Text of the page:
- The Washington Times - Tuesday, May 1, 2001

When nine brilliant minds can't agree on a law, how can they expect us to take their decisions seriously? The recent Supreme Court 5-4 split on allowing police to haul citizens into jail because of some minor misdemeanor infraction is a good example of politics and has nothing to do with justice. Imagine being handcuffed, fingerprinted and photographed because you were not wearing your seat belt. Perhaps this kind of law enforcement activity is supposed to take our minds off the war on drugs.

There are already enough low-paid, uneducated, power-hungry cops on the road. I expect this latest court decision to result in a raft of lawsuits against police departments, particularly in small towns and villages where a police officer is paid less than a fry cook at one of the burger dispensaries. The poor officer will now have to make decisions that the justices of the Supreme Court cannot agree on. For instance, he must decide if not wearing a seat belt warrants an arrest or a ticket. Perhaps police departments should enforce the law on a 5-to-4 basis, depending on how each officer feels.

When it comes to driving down our highways, all of us probably witness a hundred misdemeanors a day. Can you imagine the paperwork involved if the law enforcement people decided to crack down on every petty incident, and instead of issuing tickets made an arrest? Will we someday have a three-strikes-and-you-are-a-felon law? It seems every time the court meets we lose more freedom.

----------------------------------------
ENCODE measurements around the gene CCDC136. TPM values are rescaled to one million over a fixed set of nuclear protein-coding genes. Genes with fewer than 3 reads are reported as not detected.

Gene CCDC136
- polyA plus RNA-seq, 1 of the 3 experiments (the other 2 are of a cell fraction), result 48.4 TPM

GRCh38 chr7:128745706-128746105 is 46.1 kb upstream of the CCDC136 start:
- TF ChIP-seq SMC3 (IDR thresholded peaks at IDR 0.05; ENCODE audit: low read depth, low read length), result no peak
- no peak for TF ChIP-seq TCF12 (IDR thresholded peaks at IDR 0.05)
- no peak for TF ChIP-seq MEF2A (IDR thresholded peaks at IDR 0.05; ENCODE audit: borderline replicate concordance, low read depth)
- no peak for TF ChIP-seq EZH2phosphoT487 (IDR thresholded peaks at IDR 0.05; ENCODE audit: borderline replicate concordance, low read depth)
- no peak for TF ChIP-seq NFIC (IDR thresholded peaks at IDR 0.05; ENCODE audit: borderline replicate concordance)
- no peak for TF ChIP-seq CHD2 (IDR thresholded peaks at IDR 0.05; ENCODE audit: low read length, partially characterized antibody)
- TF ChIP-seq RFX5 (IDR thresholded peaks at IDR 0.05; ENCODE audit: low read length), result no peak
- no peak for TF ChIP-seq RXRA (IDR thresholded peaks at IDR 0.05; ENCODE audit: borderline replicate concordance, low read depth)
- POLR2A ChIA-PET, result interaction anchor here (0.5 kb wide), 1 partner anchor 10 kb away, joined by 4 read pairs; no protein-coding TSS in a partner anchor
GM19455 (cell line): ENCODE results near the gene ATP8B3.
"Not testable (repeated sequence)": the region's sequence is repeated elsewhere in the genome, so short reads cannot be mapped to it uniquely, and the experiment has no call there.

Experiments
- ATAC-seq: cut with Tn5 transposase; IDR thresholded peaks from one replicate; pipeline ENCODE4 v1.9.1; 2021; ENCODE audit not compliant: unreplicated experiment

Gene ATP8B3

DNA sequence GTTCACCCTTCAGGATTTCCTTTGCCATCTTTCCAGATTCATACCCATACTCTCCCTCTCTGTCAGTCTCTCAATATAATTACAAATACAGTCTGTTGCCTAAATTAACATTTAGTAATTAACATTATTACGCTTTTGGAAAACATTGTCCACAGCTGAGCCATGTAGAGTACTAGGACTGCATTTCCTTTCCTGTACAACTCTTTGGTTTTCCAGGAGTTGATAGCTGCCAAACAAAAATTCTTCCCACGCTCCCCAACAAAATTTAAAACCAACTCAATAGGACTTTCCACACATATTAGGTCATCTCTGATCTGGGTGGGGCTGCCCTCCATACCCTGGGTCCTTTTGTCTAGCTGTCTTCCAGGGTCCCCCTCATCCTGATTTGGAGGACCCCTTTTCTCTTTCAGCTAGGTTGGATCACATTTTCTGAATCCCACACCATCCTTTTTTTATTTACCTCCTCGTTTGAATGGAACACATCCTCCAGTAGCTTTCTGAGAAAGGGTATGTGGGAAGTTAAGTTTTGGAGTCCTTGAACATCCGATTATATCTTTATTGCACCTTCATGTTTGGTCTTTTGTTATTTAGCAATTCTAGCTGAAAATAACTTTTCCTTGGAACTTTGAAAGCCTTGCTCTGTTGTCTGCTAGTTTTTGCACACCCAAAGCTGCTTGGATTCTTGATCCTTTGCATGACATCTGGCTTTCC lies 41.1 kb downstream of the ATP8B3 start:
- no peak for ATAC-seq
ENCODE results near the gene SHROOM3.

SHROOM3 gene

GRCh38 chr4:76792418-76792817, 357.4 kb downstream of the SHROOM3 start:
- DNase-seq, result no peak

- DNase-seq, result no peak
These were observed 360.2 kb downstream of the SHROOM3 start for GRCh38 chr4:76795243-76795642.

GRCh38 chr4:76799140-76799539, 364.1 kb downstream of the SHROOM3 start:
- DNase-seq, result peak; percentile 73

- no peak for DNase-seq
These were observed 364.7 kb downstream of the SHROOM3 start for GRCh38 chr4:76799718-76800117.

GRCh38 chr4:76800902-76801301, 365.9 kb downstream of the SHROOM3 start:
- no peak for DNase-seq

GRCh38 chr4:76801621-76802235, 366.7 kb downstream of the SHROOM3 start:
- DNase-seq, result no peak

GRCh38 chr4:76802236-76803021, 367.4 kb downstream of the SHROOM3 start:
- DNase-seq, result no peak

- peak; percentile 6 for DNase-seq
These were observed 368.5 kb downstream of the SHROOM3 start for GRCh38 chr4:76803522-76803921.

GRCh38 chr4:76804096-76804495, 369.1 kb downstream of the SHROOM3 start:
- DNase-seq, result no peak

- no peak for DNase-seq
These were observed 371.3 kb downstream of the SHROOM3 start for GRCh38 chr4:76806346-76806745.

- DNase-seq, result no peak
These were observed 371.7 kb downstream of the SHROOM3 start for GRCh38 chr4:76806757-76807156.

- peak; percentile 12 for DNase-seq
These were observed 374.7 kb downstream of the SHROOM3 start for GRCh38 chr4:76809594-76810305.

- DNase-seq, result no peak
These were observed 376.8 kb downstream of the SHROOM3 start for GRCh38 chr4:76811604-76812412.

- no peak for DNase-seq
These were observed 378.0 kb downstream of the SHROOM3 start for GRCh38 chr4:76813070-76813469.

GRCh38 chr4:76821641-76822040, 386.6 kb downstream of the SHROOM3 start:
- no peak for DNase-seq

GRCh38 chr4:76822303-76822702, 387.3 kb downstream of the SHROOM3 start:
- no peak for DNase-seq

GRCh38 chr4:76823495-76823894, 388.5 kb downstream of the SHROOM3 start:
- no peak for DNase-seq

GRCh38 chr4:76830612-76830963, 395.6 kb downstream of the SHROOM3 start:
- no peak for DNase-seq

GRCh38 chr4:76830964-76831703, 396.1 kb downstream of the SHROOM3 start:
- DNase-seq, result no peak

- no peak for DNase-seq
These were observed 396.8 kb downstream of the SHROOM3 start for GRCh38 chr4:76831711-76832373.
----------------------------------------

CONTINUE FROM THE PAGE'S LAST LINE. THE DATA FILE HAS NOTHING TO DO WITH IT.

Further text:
The Fourth Amendment has been trashed once again. We let drug dealers who have been illegally searched off the hook because it is determined the search was unreasonable. I guess the justices feel that the Fourth Amendment doesn't apply to seat belts. We have given entirely too much discretion to those involved in enforcing the law. The police are in many instances at the bottom of the financial chain in the legal world. We expect them to put into practice procedures that lawyers and high court judges don't agree on.

I have been stopped for speeding and asked to open my glove compartment. I know I did not have to comply with that request, but I did so to prevent a hassle. Stops like this occur every day, and unreasonable searches can be almost routine. “I saw a handle sticking out from under the seat,” is enough of a reason to eliminate the protection the Constitution gives all of us. An $18,000- a-year cop with a high school education is in charge of deciding what is reasonable and unreasonable when it comes to your rights.

Perhaps we should have a requirement that all nine of our most brilliant legal minds must agree on a law before it can become law. This business of 5-to-4 decisions has given us a majority rules legal system. Presidents stack the court like lawyers stack the jury. There must be some way to come up with laws that lawyers agree on. Politics and justice do not go hand in hand.

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